BlackBerry federal use 'up', but its niche market days are over

While one RIM executive believes BlackBerry still holds the niche government market, competing Android and iPhone devices seeking security certification could really rock the boat.
Written by Zack Whittaker, Contributor

While BlackBerry maker Research in Motion reels from the news that comScore's latest figures show HTC knocking the company off the top five list in a further dwindling of U.S. mobile market share, the company was seemingly quick to state that its BlackBerry smartphones are still useful for what they were intended for: governments.


Scott Totzke, RIM senior vice-president of BlackBerry security, who orchestrates the sale of the company's smartphones to the U.S. government, says optimistically that sales are generally on the "up", reports Bloomberg.

"Compared to the enterprise over the last year and a half or so, the federal business on whole is up,” he said. “The employee base is shrinking, so if we’re looking at a market with fewer employees and our install base is stable to slightly up, that would seem to indicate that we have an increasing market share."

All good and well, considering the leader of the free world retained his BlackBerry despite government officials warning against it. The fact remains that the BlackBerry, when hooked up to the enterprise server network, remains one of the most secure devices ever made.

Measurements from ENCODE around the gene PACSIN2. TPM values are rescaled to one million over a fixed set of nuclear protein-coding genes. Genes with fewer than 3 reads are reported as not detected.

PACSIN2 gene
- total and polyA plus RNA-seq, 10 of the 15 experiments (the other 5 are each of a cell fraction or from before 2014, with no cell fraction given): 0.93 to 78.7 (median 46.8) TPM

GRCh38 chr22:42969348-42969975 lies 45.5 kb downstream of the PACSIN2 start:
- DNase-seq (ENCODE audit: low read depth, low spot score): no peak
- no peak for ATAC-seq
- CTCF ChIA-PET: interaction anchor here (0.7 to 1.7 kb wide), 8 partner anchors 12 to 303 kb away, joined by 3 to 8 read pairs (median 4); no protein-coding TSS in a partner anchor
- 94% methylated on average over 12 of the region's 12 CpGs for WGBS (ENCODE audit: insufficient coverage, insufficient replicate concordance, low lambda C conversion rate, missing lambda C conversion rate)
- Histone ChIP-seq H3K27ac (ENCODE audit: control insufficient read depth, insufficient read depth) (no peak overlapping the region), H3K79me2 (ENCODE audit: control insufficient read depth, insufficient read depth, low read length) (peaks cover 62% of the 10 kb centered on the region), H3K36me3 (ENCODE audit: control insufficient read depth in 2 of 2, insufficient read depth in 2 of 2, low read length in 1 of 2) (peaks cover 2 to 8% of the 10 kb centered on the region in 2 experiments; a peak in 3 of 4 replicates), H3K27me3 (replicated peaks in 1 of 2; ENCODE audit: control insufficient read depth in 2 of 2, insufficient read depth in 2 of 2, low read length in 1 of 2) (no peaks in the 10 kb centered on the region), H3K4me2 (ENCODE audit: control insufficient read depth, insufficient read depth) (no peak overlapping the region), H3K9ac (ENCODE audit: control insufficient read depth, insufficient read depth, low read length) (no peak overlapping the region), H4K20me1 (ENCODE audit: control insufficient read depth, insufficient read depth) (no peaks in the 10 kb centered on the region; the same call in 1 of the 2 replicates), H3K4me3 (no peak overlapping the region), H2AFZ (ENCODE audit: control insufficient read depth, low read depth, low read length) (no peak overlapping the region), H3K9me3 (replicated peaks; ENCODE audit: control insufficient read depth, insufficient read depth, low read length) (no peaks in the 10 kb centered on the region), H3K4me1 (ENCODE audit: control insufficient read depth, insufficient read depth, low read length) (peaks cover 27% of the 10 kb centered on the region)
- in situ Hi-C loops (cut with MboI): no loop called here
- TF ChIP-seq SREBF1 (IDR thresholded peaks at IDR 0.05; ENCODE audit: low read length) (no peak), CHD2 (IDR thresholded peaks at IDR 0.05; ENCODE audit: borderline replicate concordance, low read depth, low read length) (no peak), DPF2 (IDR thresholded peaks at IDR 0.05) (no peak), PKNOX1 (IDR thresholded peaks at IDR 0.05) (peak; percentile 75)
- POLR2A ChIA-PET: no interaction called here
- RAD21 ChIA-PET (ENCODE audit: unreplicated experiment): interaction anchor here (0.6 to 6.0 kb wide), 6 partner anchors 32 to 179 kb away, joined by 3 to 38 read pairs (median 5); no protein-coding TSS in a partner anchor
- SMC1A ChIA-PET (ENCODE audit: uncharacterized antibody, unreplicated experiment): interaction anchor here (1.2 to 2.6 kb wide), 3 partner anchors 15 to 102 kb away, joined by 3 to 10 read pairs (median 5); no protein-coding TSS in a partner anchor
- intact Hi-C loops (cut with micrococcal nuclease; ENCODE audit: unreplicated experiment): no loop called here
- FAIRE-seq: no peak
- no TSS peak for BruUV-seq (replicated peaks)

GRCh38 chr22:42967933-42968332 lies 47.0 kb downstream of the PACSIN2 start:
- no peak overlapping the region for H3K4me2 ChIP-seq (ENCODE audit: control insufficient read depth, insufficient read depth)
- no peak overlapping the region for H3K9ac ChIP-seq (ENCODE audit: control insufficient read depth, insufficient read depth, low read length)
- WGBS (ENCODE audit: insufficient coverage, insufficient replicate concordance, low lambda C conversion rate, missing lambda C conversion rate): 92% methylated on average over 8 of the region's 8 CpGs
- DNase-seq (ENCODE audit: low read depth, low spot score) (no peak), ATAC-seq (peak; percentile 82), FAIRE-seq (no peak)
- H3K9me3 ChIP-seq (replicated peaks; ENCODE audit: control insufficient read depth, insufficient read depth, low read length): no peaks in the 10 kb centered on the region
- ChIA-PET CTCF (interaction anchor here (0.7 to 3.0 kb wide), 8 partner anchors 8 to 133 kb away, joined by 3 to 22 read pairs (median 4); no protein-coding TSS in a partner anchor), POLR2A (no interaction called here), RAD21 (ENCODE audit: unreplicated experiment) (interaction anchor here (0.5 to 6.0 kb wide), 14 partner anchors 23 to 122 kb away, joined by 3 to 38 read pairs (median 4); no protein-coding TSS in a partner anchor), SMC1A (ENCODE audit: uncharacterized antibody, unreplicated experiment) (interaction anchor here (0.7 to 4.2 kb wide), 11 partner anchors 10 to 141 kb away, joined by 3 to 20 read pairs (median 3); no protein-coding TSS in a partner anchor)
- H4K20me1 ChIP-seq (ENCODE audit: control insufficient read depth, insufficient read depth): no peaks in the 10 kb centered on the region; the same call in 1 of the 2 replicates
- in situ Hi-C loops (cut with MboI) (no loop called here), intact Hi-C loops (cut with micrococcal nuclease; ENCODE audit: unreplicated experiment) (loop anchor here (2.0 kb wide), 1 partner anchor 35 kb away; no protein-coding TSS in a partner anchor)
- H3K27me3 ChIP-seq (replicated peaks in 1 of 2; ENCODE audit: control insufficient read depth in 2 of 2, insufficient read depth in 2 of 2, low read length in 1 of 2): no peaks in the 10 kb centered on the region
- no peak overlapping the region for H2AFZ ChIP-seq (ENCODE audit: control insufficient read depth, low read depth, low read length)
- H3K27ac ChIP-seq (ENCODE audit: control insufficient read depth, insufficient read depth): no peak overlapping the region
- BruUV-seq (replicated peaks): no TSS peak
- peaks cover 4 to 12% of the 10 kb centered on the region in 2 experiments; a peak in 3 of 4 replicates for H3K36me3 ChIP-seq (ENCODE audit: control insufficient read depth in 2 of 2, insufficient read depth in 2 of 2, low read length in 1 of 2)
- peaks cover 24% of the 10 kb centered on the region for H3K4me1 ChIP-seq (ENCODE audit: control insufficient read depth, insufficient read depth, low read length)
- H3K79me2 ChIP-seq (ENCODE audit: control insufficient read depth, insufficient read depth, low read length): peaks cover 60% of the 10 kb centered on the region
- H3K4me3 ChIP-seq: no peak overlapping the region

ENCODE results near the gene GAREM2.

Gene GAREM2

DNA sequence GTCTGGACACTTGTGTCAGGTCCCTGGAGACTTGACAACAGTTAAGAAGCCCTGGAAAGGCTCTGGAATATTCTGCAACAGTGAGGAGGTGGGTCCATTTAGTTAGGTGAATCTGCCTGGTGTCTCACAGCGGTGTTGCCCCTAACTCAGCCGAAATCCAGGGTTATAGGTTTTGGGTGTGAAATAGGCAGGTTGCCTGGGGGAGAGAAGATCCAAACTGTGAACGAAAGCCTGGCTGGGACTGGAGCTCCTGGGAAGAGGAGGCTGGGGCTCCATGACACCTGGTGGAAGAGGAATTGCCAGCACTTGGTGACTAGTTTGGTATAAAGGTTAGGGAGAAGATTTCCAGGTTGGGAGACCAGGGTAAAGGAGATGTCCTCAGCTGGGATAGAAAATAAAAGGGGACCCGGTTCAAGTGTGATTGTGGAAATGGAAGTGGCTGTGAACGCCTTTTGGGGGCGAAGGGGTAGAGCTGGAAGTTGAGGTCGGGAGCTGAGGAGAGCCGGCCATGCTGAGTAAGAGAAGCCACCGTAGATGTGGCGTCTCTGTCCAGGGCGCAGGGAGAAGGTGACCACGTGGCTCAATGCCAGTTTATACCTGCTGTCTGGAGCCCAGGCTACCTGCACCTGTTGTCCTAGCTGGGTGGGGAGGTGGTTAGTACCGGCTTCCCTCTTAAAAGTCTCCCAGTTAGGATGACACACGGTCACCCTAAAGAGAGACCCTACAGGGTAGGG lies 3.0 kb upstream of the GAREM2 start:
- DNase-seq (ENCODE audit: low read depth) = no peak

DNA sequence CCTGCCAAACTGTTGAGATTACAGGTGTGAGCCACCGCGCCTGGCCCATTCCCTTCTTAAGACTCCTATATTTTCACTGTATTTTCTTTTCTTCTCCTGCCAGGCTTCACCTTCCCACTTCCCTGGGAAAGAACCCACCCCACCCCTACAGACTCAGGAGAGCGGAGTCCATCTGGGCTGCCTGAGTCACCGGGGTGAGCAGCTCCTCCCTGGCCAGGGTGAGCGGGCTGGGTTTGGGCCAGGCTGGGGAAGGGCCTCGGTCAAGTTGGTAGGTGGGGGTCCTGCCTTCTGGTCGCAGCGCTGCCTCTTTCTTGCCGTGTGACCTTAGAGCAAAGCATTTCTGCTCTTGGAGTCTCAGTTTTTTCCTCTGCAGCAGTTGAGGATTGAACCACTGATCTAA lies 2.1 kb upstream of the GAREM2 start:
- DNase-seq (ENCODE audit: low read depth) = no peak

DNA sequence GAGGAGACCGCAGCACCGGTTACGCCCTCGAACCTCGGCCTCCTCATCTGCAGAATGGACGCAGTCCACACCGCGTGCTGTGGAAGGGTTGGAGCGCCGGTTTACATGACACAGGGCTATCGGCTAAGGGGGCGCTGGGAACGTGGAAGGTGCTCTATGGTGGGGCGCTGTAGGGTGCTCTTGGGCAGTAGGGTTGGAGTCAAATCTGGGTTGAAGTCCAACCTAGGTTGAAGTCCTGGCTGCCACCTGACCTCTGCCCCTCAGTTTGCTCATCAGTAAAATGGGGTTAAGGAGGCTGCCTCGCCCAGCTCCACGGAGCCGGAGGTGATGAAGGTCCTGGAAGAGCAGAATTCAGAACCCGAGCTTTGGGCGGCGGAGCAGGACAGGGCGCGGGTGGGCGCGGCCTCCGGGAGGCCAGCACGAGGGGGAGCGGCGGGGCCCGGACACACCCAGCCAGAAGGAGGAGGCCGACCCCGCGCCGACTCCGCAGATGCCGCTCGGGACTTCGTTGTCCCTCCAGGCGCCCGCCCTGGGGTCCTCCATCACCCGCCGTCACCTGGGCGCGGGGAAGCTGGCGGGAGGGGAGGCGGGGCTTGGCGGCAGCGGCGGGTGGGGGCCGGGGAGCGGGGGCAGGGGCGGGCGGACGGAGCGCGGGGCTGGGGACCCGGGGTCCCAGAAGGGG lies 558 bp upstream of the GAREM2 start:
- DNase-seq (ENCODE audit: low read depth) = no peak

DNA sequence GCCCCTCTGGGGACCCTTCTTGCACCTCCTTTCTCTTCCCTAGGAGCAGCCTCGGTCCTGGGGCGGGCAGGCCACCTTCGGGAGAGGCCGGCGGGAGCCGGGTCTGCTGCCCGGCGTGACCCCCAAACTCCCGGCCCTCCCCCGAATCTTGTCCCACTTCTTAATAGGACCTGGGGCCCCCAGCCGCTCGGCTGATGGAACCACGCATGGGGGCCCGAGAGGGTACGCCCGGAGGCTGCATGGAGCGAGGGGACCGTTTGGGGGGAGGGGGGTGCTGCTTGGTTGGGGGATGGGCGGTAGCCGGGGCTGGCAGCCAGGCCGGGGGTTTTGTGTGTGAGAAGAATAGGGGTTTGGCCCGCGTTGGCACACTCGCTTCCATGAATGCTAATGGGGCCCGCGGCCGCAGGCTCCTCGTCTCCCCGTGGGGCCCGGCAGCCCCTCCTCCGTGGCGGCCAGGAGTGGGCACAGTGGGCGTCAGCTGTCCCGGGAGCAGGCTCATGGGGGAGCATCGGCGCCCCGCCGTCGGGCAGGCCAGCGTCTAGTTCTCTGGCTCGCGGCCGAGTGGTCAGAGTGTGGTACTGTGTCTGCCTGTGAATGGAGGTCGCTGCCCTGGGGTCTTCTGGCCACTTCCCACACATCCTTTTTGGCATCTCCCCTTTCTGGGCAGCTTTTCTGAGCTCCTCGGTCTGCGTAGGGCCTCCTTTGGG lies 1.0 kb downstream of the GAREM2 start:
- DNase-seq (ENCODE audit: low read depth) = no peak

But others are catching up, and therein lies the rub, as AllThingsD reports.

The humble BlackBerry was awarded FIPS-140-2 certification, required by U.S. law for security necessary in federal government. It is also the only platform to be "recommended" fit for medium-grade government secure functions by the CESG, the IT security group, a side project of the UK's third intelligence agency, GCHQ. Government issued BlackBerrys use 3DES and AES for data traffic and the encryption of local data, ensuring that secret material stays classified.

Meanwhile, the UK government continues its ban of iPhones for work communications due to its lack of CESG certification, despite the smartphone being technically capable of non-national security related secure transmissions.

But other non-BlackBerry phones, including a handful of Android devices are now capable of secure government use, and Apple is reportedly seeking certification for the iPhone. Just because it isn't yet certified doesn't mean the device isn't already capable. It just needs the stamp of a government official.

With this, governments don't need to keep their contracts with RIM if it doesn't want to. It could, but in an age of austerity and budget cuts, governments need to save what they can. If Android sits as a better option for the taxpayers, then so be it.

With bring-your-own-device policies, and so many opting to buy Android and iPhones, turning their consumer backs on the BlackBerry brand, RIM could be in for even more of a turbulent time with its government partners.



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